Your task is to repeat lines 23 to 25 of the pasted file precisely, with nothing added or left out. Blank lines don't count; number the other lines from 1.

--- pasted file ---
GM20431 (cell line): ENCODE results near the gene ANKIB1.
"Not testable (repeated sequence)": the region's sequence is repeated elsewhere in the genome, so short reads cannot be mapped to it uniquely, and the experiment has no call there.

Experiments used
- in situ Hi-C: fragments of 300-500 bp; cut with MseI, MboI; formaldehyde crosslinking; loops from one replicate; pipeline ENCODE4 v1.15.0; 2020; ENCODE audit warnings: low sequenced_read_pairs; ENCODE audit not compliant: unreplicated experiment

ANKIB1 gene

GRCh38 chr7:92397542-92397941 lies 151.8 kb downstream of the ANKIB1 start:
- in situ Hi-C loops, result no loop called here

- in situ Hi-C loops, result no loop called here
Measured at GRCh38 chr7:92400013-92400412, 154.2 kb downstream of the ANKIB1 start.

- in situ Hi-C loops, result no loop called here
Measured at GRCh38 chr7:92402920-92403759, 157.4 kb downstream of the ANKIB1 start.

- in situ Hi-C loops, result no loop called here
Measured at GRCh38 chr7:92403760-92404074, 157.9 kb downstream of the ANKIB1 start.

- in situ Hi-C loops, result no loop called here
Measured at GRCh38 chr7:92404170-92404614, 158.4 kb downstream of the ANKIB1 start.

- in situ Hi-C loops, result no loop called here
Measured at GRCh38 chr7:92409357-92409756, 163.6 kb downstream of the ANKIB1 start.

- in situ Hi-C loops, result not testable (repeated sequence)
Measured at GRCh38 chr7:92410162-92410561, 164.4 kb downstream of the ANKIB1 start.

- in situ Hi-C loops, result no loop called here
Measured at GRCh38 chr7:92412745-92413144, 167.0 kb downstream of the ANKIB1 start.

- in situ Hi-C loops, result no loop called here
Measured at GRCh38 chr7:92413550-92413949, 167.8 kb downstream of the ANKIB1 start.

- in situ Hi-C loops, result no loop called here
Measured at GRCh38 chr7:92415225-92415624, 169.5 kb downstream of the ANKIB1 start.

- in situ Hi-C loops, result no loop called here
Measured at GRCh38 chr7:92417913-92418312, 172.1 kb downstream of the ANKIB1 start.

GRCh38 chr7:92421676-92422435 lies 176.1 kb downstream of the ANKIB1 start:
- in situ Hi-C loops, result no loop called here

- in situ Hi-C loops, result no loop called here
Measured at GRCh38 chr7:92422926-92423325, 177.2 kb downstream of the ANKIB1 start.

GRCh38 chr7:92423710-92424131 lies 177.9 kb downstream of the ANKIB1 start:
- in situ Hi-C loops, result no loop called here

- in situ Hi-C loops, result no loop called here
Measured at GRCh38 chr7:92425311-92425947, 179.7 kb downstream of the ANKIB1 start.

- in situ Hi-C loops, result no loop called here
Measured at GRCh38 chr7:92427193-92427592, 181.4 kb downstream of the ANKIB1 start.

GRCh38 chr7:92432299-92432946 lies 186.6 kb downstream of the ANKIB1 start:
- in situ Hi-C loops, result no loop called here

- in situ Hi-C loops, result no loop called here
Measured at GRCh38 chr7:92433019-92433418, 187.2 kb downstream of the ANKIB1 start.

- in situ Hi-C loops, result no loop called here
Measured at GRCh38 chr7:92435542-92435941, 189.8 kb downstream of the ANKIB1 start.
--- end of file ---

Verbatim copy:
Measured at GRCh38 chr7:92413550-92413949, 167.8 kb downstream of the ANKIB1 start.

- in situ Hi-C loops, result no loop called here
Measured at GRCh38 chr7:92415225-92415624, 169.5 kb downstream of the ANKIB1 start.